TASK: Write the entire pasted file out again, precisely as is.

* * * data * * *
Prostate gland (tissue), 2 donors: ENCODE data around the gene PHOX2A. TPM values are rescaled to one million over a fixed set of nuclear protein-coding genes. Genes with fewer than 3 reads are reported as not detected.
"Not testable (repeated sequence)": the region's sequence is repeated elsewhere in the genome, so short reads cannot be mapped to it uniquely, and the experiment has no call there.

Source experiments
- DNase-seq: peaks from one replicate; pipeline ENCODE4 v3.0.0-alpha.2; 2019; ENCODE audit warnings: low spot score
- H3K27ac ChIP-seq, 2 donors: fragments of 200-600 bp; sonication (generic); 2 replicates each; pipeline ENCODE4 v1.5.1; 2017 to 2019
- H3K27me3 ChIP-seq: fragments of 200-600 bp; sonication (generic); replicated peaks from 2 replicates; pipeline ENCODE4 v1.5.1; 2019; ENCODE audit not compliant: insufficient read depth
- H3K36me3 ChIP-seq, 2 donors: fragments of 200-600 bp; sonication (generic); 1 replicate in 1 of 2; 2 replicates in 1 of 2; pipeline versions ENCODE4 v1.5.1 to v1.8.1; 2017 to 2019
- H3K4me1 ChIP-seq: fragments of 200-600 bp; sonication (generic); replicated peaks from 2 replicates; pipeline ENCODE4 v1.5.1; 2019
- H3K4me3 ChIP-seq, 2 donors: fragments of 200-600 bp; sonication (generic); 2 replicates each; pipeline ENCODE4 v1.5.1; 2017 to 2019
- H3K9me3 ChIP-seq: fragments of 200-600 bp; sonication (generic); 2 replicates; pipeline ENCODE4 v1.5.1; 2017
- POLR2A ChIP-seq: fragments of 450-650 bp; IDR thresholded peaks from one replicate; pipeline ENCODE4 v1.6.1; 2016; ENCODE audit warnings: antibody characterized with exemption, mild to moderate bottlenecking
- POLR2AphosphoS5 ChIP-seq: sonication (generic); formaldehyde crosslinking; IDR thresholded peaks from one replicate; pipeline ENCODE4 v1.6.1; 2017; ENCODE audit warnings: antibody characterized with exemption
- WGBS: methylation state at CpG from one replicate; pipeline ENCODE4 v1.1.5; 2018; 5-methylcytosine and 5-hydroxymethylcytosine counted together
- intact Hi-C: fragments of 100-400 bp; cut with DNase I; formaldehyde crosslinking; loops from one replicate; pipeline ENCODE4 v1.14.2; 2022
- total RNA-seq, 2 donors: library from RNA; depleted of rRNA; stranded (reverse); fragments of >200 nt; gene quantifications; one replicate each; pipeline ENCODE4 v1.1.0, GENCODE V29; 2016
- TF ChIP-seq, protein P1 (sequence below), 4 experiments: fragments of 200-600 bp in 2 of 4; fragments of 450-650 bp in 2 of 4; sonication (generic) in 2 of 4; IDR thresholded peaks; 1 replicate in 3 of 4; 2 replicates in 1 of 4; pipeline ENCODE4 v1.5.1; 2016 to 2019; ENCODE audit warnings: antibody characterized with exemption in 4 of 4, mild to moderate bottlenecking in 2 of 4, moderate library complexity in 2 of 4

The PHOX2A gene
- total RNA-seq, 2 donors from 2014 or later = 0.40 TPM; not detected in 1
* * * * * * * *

Prostate gland (tissue), 2 donors: ENCODE data around the gene PHOX2A. TPM values are rescaled to one million over a fixed set of nuclear protein-coding genes. Genes with fewer than 3 reads are reported as not detected.
"Not testable (repeated sequence)": the region's sequence is repeated elsewhere in the genome, so short reads cannot be mapped to it uniquely, and the experiment has no call there.

Source experiments
- DNase-seq: peaks from one replicate; pipeline ENCODE4 v3.0.0-alpha.2; 2019; ENCODE audit warnings: low spot score
- H3K27ac ChIP-seq, 2 donors: fragments of 200-600 bp; sonication (generic); 2 replicates each; pipeline ENCODE4 v1.5.1; 2017 to 2019
- H3K27me3 ChIP-seq: fragments of 200-600 bp; sonication (generic); replicated peaks from 2 replicates; pipeline ENCODE4 v1.5.1; 2019; ENCODE audit not compliant: insufficient read depth
- H3K36me3 ChIP-seq, 2 donors: fragments of 200-600 bp; sonication (generic); 1 replicate in 1 of 2; 2 replicates in 1 of 2; pipeline versions ENCODE4 v1.5.1 to v1.8.1; 2017 to 2019
- H3K4me1 ChIP-seq: fragments of 200-600 bp; sonication (generic); replicated peaks from 2 replicates; pipeline ENCODE4 v1.5.1; 2019
- H3K4me3 ChIP-seq, 2 donors: fragments of 200-600 bp; sonication (generic); 2 replicates each; pipeline ENCODE4 v1.5.1; 2017 to 2019
- H3K9me3 ChIP-seq: fragments of 200-600 bp; sonication (generic); 2 replicates; pipeline ENCODE4 v1.5.1; 2017
- POLR2A ChIP-seq: fragments of 450-650 bp; IDR thresholded peaks from one replicate; pipeline ENCODE4 v1.6.1; 2016; ENCODE audit warnings: antibody characterized with exemption, mild to moderate bottlenecking
- POLR2AphosphoS5 ChIP-seq: sonication (generic); formaldehyde crosslinking; IDR thresholded peaks from one replicate; pipeline ENCODE4 v1.6.1; 2017; ENCODE audit warnings: antibody characterized with exemption
- WGBS: methylation state at CpG from one replicate; pipeline ENCODE4 v1.1.5; 2018; 5-methylcytosine and 5-hydroxymethylcytosine counted together
- intact Hi-C: fragments of 100-400 bp; cut with DNase I; formaldehyde crosslinking; loops from one replicate; pipeline ENCODE4 v1.14.2; 2022
- total RNA-seq, 2 donors: library from RNA; depleted of rRNA; stranded (reverse); fragments of >200 nt; gene quantifications; one replicate each; pipeline ENCODE4 v1.1.0, GENCODE V29; 2016
- TF ChIP-seq, protein P1 (sequence below), 4 experiments: fragments of 200-600 bp in 2 of 4; fragments of 450-650 bp in 2 of 4; sonication (generic) in 2 of 4; IDR thresholded peaks; 1 replicate in 3 of 4; 2 replicates in 1 of 4; pipeline ENCODE4 v1.5.1; 2016 to 2019; ENCODE audit warnings: antibody characterized with exemption in 4 of 4, mild to moderate bottlenecking in 2 of 4, moderate library complexity in 2 of 4

The PHOX2A gene
- total RNA-seq, 2 donors from 2014 or later = 0.40 TPM; not detected in 1